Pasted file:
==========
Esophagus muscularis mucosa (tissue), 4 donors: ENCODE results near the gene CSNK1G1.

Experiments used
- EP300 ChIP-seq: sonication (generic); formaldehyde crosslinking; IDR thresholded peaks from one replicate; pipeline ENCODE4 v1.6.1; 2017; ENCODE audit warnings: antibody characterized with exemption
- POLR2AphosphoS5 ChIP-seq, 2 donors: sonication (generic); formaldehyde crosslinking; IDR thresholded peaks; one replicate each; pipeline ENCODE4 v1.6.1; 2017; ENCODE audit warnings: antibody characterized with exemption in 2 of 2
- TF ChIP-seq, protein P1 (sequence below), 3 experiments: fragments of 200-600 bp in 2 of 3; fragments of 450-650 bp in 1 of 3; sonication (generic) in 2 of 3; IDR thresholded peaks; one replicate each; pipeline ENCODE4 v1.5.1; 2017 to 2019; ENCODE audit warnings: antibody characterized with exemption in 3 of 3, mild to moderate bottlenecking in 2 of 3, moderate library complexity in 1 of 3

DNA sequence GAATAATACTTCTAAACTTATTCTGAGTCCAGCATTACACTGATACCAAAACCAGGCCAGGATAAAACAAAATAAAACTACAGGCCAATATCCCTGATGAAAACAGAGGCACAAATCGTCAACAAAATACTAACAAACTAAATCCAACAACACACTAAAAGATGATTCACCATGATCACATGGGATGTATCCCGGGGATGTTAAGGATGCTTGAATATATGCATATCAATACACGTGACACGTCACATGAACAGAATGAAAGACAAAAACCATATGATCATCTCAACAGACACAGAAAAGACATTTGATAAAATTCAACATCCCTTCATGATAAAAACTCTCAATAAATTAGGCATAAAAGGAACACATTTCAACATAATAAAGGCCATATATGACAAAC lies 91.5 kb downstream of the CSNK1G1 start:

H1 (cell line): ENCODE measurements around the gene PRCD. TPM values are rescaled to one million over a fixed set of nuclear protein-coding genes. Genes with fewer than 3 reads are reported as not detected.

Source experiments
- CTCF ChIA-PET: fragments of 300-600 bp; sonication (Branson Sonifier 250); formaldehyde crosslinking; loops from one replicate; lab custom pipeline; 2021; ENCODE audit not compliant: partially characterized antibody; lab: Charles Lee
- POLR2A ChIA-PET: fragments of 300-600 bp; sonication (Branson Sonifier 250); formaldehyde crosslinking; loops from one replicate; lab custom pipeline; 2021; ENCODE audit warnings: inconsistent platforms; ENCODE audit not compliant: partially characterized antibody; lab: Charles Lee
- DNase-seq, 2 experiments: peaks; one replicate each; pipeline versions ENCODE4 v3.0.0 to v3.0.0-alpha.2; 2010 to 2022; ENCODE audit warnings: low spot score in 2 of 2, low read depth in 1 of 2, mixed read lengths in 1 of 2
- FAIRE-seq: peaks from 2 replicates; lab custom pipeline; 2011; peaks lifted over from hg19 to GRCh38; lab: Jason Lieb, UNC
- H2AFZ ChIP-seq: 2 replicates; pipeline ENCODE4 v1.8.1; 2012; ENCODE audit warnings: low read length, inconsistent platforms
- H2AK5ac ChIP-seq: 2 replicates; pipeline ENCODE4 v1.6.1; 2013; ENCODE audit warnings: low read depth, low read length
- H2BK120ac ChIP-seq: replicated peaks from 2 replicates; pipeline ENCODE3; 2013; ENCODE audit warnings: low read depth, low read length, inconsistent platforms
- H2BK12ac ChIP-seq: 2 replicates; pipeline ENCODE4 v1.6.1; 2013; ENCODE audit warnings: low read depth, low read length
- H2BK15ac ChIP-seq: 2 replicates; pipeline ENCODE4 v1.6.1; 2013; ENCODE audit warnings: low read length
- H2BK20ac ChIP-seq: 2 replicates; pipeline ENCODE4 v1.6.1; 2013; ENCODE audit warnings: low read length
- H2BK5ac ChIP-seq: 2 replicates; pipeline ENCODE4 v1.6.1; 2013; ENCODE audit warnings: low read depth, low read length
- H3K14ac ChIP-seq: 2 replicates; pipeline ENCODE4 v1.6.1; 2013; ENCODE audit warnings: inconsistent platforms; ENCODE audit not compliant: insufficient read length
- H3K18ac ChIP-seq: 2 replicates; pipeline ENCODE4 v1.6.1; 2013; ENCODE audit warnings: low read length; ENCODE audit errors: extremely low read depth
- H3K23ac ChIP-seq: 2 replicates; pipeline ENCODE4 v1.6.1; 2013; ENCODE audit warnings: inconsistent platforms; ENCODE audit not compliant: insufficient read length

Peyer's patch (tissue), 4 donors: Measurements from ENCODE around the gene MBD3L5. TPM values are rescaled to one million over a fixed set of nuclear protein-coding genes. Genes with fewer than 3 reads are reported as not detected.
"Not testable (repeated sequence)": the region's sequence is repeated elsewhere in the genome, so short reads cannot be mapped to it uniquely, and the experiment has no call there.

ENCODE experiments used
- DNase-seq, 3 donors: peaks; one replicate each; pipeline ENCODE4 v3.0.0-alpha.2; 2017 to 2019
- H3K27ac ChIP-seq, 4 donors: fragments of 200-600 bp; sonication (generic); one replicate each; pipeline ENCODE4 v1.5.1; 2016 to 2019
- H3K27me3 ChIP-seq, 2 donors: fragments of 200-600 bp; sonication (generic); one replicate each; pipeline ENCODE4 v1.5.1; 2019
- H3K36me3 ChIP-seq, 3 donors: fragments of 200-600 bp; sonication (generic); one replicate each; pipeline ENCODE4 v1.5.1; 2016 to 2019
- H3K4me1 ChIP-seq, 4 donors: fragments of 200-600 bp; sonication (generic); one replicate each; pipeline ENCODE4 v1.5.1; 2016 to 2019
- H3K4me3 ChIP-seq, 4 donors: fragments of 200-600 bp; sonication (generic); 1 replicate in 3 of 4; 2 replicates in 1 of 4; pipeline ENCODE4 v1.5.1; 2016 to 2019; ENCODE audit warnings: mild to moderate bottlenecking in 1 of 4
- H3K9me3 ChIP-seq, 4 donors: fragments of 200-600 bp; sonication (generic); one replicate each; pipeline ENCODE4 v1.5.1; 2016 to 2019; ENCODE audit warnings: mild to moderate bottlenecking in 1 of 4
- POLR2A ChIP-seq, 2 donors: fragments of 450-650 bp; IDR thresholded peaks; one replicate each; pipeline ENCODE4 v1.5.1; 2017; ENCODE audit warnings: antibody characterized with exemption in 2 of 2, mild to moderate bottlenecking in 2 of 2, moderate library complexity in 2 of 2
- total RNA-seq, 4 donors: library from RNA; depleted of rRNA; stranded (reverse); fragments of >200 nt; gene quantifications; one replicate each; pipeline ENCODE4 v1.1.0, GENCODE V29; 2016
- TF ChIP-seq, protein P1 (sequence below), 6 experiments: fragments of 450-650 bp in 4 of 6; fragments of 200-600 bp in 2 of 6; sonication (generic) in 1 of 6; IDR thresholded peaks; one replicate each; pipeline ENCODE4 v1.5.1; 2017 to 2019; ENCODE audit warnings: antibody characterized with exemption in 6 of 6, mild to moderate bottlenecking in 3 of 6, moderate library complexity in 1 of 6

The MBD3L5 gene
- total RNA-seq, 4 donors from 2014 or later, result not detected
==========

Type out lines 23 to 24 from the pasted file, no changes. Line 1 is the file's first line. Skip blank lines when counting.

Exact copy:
Peyer's patch (tissue), 4 donors: Measurements from ENCODE around the gene MBD3L5. TPM values are rescaled to one million over a fixed set of nuclear protein-coding genes. Genes with fewer than 3 reads are reported as not detected.
"Not testable (repeated sequence)": the region's sequence is repeated elsewhere in the genome, so short reads cannot be mapped to it uniquely, and the experiment has no call there.